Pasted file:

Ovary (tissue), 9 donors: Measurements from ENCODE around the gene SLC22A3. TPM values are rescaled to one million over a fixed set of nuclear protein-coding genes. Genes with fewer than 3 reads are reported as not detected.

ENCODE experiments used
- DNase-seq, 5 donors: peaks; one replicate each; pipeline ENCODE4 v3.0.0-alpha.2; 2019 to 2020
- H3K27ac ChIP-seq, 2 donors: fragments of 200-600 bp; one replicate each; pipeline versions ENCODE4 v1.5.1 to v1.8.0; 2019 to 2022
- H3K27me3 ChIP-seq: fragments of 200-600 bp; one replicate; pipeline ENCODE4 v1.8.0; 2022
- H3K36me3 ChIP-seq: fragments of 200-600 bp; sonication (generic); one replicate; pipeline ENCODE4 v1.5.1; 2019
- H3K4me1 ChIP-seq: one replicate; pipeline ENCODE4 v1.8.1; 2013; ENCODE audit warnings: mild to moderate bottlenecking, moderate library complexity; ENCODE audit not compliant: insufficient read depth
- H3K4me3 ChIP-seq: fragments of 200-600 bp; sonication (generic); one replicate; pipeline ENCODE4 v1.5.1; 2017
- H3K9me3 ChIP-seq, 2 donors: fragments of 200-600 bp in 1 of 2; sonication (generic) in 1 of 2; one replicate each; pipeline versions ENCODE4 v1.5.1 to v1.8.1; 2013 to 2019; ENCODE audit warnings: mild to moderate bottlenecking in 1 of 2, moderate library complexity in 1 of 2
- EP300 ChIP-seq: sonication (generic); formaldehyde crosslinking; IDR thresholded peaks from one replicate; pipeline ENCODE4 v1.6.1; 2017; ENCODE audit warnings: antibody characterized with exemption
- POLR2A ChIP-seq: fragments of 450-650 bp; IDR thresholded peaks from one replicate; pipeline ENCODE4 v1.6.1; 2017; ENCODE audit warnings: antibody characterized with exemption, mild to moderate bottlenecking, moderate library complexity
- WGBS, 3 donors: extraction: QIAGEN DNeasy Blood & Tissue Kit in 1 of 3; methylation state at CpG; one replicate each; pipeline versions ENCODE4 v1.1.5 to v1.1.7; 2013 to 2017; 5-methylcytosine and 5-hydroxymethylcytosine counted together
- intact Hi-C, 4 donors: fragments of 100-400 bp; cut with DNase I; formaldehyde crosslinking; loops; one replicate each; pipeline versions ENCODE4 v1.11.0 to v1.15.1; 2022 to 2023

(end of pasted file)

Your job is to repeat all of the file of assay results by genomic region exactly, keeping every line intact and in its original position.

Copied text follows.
Ovary (tissue), 9 donors: Measurements from ENCODE around the gene SLC22A3. TPM values are rescaled to one million over a fixed set of nuclear protein-coding genes. Genes with fewer than 3 reads are reported as not detected.

ENCODE experiments used
- DNase-seq, 5 donors: peaks; one replicate each; pipeline ENCODE4 v3.0.0-alpha.2; 2019 to 2020
- H3K27ac ChIP-seq, 2 donors: fragments of 200-600 bp; one replicate each; pipeline versions ENCODE4 v1.5.1 to v1.8.0; 2019 to 2022
- H3K27me3 ChIP-seq: fragments of 200-600 bp; one replicate; pipeline ENCODE4 v1.8.0; 2022
- H3K36me3 ChIP-seq: fragments of 200-600 bp; sonication (generic); one replicate; pipeline ENCODE4 v1.5.1; 2019
- H3K4me1 ChIP-seq: one replicate; pipeline ENCODE4 v1.8.1; 2013; ENCODE audit warnings: mild to moderate bottlenecking, moderate library complexity; ENCODE audit not compliant: insufficient read depth
- H3K4me3 ChIP-seq: fragments of 200-600 bp; sonication (generic); one replicate; pipeline ENCODE4 v1.5.1; 2017
- H3K9me3 ChIP-seq, 2 donors: fragments of 200-600 bp in 1 of 2; sonication (generic) in 1 of 2; one replicate each; pipeline versions ENCODE4 v1.5.1 to v1.8.1; 2013 to 2019; ENCODE audit warnings: mild to moderate bottlenecking in 1 of 2, moderate library complexity in 1 of 2
- EP300 ChIP-seq: sonication (generic); formaldehyde crosslinking; IDR thresholded peaks from one replicate; pipeline ENCODE4 v1.6.1; 2017; ENCODE audit warnings: antibody characterized with exemption
- POLR2A ChIP-seq: fragments of 450-650 bp; IDR thresholded peaks from one replicate; pipeline ENCODE4 v1.6.1; 2017; ENCODE audit warnings: antibody characterized with exemption, mild to moderate bottlenecking, moderate library complexity
- WGBS, 3 donors: extraction: QIAGEN DNeasy Blood & Tissue Kit in 1 of 3; methylation state at CpG; one replicate each; pipeline versions ENCODE4 v1.1.5 to v1.1.7; 2013 to 2017; 5-methylcytosine and 5-hydroxymethylcytosine counted together
- intact Hi-C, 4 donors: fragments of 100-400 bp; cut with DNase I; formaldehyde crosslinking; loops; one replicate each; pipeline versions ENCODE4 v1.11.0 to v1.15.1; 2022 to 2023